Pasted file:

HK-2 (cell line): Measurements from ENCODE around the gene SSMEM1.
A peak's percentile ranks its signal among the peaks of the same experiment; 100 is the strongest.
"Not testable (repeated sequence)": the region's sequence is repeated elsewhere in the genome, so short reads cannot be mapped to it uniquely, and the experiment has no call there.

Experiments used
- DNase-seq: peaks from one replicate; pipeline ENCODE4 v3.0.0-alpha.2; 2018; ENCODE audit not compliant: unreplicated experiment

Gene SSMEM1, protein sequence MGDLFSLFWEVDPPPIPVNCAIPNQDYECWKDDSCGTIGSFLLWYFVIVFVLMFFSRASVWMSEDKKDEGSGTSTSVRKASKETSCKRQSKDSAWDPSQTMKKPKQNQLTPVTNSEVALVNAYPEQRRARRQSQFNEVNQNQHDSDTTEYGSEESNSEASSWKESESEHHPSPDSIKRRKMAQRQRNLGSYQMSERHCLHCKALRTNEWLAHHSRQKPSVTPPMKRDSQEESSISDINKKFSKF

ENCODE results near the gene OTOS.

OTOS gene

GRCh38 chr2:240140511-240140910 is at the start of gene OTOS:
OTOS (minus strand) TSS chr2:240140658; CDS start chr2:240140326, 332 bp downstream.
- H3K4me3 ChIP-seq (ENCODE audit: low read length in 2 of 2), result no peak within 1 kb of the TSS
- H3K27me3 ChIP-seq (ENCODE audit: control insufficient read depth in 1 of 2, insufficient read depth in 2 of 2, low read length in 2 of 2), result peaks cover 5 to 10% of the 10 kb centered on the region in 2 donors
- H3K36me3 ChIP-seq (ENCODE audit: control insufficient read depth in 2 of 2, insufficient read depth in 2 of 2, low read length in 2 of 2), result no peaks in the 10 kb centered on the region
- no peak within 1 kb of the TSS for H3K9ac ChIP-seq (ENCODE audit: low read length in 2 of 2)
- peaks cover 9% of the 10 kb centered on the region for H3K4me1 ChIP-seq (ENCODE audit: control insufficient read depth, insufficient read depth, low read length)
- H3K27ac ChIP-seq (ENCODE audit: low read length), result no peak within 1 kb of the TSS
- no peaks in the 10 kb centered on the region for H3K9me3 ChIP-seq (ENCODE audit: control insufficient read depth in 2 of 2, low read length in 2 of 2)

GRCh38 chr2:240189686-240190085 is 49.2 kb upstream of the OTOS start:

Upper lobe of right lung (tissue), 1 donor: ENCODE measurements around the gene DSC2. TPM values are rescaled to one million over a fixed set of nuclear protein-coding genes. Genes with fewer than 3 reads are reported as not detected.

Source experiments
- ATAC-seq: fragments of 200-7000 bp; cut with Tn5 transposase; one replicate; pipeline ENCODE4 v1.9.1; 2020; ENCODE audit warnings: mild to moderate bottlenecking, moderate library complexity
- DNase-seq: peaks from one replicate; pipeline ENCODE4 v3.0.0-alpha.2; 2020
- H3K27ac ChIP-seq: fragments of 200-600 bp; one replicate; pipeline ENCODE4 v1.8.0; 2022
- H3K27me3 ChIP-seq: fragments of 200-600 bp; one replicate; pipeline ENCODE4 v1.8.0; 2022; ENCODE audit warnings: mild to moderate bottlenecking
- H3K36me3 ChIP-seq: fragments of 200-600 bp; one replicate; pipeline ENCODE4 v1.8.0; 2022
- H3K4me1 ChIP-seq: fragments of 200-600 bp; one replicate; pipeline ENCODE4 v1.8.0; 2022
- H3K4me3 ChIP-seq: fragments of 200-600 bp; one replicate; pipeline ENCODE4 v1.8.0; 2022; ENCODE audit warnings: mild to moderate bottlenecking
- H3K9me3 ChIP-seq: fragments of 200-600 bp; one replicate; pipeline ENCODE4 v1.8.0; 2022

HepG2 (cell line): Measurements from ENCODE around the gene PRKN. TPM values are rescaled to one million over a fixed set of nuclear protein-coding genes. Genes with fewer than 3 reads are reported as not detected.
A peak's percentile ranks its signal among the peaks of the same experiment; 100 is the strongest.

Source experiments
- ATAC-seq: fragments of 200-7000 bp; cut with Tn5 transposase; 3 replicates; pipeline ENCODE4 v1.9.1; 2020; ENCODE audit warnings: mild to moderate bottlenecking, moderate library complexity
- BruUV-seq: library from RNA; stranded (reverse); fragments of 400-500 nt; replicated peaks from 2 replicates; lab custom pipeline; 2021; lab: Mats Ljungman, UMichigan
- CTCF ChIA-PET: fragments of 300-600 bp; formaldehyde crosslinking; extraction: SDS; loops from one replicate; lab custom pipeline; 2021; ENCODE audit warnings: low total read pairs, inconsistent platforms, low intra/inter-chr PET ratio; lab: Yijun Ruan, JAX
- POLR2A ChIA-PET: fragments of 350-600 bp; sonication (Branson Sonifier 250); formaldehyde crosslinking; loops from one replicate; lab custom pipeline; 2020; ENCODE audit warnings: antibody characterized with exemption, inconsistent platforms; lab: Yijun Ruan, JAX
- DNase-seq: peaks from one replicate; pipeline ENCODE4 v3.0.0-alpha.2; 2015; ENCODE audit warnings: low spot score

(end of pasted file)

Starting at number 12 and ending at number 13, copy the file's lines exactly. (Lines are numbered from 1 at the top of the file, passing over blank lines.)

- H3K27me3 ChIP-seq (ENCODE audit: control insufficient read depth in 1 of 2, insufficient read depth in 2 of 2, low read length in 2 of 2), result peaks cover 5 to 10% of the 10 kb centered on the region in 2 donors
- H3K36me3 ChIP-seq (ENCODE audit: control insufficient read depth in 2 of 2, insufficient read depth in 2 of 2, low read length in 2 of 2), result no peaks in the 10 kb centered on the region